The big break came in 2003 when Biocon went public and the fund managed a 10x return on its investment. Buoyed by the success, in 2004, it decided to launch a second fund with an objective to raise $100 million. By then Nevatia and team eyed an international fund raise and began scouting for a placement agent. But none of the global grade A placement agents were looking at anything less than $500 million. The hunt continued for six months.

With help from one of Wendt’s partners, Nevatia met placement agent Gui Eugene—who helped raise the second fund from international investors—in Boston. For a year, Nevatia and team were on the road for 25 days every month. They managed to raise $35 million from existing investors and the first close happened in September 2004. 

Despite the efforts, nothing came from international investors. They decided to end the chase and chose a March 31, 2005, deadline to close the fund raise. Then came the ray of hope. India started to prop up in the minds of investors and LPs. The fund eventually raised $170 million, far more than what it aimed for. “That was the time we realised we don’t have to worry about shutting the firm. We could now focus on building it,” says Nevatia.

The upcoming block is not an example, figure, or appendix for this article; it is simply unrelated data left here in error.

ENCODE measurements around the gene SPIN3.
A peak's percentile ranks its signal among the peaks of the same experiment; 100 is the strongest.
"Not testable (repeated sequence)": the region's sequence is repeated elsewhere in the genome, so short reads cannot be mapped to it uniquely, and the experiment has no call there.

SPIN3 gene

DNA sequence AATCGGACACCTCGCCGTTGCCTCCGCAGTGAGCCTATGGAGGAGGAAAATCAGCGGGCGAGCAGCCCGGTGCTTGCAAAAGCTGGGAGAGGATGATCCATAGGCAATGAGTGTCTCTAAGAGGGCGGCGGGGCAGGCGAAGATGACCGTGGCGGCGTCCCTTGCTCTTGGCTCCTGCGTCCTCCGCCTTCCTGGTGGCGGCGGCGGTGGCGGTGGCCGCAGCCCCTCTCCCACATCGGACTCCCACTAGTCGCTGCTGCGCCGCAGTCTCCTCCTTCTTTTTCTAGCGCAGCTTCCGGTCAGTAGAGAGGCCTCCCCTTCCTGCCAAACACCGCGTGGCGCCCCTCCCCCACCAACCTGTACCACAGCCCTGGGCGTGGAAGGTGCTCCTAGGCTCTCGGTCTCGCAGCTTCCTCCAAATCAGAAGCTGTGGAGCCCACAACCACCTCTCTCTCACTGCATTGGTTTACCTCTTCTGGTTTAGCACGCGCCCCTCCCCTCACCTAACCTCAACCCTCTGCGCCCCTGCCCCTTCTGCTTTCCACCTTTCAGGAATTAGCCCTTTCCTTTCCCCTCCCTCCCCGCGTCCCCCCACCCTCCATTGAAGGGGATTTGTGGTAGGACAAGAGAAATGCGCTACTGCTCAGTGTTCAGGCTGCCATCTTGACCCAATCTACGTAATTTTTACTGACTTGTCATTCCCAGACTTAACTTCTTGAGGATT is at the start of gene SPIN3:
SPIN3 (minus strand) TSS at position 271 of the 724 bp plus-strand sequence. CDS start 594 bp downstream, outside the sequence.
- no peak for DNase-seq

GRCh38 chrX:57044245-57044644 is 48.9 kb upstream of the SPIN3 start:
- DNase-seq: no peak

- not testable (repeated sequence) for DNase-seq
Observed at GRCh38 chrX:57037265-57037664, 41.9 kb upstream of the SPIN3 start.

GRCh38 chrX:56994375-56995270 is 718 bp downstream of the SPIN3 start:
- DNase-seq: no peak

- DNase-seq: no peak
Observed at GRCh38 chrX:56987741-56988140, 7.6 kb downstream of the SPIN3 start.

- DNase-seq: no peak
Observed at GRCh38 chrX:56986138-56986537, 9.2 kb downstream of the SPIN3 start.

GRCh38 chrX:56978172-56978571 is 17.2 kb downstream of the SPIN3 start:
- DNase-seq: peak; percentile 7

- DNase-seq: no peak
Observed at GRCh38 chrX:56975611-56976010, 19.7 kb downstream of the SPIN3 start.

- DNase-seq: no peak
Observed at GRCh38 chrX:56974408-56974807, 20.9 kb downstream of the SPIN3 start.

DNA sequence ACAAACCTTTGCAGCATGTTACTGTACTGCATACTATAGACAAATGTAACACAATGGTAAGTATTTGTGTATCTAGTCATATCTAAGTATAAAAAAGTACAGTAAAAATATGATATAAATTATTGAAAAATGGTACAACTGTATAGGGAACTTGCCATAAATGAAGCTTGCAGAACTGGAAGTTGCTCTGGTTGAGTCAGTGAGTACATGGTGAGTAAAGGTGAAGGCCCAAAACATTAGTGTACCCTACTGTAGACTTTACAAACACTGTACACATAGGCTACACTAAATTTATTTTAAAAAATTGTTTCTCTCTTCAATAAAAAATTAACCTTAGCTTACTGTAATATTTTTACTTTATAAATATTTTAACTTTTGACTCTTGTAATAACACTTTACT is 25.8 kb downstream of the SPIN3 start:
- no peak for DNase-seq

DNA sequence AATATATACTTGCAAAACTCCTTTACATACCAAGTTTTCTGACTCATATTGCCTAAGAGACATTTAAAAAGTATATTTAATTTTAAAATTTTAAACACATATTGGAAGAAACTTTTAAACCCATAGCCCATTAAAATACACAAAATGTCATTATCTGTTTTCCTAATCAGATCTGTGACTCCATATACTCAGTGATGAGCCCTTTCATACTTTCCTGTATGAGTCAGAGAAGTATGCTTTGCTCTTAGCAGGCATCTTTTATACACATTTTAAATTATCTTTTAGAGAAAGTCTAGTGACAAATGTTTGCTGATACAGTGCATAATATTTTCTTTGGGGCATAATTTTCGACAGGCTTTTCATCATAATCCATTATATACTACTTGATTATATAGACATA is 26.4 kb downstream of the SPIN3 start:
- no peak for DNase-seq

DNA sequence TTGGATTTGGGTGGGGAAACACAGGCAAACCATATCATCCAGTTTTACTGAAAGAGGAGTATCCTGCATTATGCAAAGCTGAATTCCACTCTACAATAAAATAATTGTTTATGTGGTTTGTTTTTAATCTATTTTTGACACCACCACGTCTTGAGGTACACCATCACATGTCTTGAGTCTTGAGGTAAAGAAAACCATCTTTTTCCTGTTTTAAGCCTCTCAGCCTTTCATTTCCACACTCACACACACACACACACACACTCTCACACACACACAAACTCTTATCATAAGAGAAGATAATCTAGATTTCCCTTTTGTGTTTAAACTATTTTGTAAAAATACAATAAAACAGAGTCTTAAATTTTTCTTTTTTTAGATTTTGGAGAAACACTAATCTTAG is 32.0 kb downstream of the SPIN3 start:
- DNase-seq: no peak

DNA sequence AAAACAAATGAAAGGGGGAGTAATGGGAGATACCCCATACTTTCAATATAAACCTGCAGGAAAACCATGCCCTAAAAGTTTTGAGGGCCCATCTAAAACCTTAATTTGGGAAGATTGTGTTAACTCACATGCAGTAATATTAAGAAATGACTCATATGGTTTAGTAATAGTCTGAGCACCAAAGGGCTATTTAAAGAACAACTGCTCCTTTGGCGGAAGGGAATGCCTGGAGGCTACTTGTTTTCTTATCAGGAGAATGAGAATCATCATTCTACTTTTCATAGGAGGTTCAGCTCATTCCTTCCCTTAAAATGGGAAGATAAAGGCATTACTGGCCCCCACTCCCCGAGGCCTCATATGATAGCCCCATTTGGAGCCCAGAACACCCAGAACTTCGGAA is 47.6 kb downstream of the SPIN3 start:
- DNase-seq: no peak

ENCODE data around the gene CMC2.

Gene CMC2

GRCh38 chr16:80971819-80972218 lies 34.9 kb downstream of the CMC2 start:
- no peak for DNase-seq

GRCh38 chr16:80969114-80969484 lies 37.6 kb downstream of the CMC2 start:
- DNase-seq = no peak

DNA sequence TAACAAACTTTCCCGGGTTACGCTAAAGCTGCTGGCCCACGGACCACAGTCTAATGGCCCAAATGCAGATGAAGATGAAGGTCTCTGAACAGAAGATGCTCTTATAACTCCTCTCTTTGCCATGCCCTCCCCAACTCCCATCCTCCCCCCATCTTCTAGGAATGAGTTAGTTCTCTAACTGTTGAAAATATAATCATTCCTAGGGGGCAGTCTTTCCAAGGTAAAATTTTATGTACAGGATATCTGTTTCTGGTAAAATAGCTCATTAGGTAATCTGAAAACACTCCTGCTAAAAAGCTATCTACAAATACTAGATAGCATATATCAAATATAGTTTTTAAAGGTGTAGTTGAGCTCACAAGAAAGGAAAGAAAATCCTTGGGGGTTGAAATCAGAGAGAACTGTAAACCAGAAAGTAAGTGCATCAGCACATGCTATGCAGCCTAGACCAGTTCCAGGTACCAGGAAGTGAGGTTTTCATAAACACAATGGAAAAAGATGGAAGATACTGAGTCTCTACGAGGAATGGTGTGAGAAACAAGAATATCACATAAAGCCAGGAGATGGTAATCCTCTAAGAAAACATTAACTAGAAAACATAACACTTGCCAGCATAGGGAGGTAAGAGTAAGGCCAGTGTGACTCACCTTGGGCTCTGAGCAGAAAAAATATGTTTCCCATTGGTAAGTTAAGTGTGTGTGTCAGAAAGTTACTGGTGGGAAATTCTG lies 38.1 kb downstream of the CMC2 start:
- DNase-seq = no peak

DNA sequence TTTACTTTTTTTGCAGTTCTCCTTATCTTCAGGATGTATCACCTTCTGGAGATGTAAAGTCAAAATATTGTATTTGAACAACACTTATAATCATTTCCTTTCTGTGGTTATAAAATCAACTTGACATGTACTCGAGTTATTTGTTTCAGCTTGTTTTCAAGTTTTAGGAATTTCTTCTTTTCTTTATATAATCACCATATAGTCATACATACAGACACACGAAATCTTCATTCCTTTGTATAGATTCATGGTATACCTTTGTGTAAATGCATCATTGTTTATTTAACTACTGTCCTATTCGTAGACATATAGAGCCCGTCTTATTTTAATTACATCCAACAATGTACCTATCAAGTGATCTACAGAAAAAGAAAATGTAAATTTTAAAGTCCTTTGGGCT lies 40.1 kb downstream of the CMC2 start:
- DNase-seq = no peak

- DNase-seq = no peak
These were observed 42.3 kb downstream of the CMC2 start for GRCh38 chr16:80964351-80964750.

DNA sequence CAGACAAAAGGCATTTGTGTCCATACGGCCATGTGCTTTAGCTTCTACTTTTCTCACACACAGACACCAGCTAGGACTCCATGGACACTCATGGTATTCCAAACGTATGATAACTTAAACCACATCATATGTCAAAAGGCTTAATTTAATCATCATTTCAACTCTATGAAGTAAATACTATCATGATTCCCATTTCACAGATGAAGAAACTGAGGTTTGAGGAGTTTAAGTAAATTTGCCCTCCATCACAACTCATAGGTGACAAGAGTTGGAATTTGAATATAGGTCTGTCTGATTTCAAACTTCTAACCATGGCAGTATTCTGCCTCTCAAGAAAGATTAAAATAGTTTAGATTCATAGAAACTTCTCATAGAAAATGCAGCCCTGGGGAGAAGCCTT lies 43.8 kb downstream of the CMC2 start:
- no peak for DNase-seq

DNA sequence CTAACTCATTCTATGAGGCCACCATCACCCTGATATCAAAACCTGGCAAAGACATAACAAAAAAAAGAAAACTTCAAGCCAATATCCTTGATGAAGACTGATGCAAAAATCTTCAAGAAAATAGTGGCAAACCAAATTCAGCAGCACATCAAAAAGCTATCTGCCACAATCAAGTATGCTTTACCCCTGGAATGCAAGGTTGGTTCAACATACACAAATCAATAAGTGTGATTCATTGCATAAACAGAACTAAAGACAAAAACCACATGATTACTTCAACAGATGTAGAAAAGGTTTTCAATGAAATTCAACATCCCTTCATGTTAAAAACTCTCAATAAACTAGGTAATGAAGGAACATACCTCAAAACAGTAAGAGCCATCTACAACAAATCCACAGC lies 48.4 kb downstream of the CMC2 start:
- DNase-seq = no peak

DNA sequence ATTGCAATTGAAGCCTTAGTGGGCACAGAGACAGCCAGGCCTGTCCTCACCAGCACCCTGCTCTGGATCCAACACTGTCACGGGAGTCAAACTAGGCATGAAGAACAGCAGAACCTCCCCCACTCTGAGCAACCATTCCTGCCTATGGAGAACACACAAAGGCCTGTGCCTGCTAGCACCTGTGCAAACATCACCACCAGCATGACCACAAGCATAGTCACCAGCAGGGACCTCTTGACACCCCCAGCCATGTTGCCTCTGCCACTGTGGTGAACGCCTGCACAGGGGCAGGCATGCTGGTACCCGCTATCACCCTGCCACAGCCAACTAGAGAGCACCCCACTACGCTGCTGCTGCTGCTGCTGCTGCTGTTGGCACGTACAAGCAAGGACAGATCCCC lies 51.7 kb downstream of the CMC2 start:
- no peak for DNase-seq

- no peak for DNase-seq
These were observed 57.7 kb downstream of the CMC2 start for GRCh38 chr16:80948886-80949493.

GW Capital was rechristened India Value Fund in 2006 before becoming True North in January 2017.

In the last 20 years, it has become one of the largest homegrown PE funds in India with total assets under management of nearly $3 billion, including its co-investments. LPs, who are investors in a fund, separately commit capital for transactions known as co-investments.

True North is on the verge of raising its sixth fund. It expects the final capital base to be around $1.2 to $1.3 billion, almost equally split between the core fund and LP co-investments.  

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The firm usually targets returns of 25 percent gross internal rate of returns (IRR) in rupee terms and 2.5-3x multiple. It aims to offer nearly 17 percent returns for its global LPs. According to Nevatia, Fund I was a blockbuster (Biocon had returned nearly 10x return on investment) and both that and Fund II exceeded on IRR and multiple terms. True North expects to completely exit Fund III—which has delivered on multiples but is slightly low on IRR—by October-end. In June, it also exited its Fund III’s entire investment of 9.15 percent in health care chain Aster DM Healthcare.